Though the pair has good insurance through Patrick's job, the bills keep adding up — especially because much of Lisa's care is specialized and often not covered. Her family has created a GoFundMe page to help with the costs. "After insurance, I think our expenses came out to $11,000 for her last three-week stay in Cleveland," Patrick says. "Who knows how long she will be there this time … But money's not worth anything if you don't have anyone to share it with."
HOPE FOR THE FUTURE
On July 15, she had a surgery at the Cleveland Clinic to put in a rejejunostomy feeding tube, which will give her more freedom to move around. Patrick says the surgery was successful. Because he was on a job site in Denver, her mother went with her. "Hopefully, Lisa can get some of her life back and have more freedom so she's not hooked up 24 hours a day to the pump. Then they will do some more testing."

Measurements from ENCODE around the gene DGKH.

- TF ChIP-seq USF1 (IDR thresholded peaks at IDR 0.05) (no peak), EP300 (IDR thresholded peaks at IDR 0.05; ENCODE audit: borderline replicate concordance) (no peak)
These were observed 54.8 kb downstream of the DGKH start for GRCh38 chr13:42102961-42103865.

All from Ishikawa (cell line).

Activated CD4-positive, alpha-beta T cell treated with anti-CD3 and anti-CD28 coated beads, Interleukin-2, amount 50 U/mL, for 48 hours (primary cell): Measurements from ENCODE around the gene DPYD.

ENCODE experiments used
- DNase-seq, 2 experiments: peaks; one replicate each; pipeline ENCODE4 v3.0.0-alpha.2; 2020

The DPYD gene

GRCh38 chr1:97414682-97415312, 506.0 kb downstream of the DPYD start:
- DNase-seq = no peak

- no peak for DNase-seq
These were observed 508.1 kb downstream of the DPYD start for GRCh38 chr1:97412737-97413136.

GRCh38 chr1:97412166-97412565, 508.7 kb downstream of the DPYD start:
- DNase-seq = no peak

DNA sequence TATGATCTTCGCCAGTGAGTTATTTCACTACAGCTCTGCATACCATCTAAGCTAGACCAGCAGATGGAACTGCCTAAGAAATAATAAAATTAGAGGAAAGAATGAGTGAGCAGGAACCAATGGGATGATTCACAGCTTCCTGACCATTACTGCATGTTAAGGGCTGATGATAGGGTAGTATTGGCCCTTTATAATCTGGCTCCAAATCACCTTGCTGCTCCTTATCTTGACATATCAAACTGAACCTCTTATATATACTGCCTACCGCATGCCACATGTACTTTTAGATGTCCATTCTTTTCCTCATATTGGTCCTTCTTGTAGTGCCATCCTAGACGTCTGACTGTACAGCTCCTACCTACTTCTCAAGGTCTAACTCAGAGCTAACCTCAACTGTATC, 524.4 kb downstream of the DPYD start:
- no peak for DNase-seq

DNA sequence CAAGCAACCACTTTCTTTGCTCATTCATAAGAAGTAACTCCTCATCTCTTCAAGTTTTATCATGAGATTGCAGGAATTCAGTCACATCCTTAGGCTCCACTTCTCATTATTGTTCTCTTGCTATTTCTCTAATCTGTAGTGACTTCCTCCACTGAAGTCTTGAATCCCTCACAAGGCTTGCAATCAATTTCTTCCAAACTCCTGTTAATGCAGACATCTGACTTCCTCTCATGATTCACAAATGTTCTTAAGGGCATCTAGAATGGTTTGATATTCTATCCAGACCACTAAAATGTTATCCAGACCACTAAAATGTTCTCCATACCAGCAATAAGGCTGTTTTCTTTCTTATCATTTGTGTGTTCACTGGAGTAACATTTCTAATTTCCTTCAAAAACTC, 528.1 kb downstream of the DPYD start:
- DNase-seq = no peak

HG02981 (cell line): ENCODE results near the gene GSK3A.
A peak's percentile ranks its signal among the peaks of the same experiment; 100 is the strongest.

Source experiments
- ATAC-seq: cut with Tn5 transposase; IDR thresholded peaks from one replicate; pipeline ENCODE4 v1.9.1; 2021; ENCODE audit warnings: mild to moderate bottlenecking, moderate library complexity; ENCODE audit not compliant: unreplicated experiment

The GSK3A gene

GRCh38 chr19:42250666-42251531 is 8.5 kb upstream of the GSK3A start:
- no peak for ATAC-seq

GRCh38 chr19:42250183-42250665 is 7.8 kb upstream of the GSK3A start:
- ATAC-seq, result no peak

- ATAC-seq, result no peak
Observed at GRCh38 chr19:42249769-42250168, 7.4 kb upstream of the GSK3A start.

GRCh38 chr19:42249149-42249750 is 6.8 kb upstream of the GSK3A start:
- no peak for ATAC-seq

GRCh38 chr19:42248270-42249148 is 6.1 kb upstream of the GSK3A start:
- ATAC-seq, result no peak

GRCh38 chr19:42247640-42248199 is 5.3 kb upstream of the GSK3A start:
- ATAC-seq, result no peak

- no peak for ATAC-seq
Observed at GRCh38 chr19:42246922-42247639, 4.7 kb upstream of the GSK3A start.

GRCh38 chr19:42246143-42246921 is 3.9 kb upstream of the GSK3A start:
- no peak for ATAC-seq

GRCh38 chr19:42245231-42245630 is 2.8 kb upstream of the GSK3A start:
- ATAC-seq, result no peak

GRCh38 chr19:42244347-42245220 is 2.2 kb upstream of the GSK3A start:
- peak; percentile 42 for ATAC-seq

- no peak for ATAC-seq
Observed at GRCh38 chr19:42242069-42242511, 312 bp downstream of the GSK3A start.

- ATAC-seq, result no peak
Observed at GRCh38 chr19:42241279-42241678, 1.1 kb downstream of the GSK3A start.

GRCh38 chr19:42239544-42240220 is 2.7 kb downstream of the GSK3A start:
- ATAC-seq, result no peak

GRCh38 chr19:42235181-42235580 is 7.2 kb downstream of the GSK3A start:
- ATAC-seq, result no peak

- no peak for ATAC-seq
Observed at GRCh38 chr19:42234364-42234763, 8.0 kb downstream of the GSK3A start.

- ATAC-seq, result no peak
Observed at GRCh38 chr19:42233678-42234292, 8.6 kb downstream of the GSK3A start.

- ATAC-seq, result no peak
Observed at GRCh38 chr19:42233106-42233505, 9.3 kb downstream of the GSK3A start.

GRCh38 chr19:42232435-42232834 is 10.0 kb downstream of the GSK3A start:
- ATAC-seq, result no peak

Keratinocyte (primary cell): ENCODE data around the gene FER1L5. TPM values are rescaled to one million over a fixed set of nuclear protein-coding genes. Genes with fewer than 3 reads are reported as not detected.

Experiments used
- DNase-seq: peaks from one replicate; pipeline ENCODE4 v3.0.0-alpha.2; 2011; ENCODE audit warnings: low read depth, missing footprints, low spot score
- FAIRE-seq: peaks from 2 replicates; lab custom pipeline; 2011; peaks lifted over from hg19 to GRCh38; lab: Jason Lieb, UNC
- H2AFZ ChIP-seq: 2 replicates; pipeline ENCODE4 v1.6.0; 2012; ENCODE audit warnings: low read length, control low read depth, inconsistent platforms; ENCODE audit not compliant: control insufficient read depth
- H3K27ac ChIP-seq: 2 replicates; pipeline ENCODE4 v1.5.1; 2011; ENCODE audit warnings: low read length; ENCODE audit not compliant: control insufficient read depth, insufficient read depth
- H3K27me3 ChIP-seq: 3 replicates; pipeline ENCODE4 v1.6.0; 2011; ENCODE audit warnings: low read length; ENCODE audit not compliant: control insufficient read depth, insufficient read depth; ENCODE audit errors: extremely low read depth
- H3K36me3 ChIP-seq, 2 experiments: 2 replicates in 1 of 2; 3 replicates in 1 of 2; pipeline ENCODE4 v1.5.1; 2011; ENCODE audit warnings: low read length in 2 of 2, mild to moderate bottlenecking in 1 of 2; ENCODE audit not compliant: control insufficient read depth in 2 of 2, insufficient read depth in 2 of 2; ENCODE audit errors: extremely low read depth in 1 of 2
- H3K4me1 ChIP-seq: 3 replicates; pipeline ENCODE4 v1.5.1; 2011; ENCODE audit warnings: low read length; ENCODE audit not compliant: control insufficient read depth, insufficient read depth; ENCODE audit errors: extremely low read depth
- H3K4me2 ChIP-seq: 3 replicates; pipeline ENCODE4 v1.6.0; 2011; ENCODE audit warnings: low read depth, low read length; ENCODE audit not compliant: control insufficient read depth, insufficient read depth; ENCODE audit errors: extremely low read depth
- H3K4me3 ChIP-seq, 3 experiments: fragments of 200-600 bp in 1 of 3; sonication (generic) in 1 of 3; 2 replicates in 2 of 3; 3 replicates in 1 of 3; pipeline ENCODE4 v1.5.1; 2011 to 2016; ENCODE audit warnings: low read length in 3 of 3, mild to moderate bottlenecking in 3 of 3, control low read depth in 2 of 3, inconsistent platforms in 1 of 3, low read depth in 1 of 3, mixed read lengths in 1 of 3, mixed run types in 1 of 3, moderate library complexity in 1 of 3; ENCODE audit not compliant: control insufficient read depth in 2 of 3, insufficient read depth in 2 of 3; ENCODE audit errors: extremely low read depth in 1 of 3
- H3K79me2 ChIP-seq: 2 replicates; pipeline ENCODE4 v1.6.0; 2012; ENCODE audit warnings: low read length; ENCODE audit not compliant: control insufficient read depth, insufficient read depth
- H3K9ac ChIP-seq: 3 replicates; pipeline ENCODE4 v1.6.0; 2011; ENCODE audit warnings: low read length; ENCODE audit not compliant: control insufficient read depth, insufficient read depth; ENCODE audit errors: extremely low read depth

Adds Lisa, "It's not a permanent fix, but this will hopefully get my stomach and my digestive tract working again — and finally keep me strong and stable."
A prior version incorrectly referred to her vascular feeding tube system, TPN (total parenteral nutrition), as a TTM.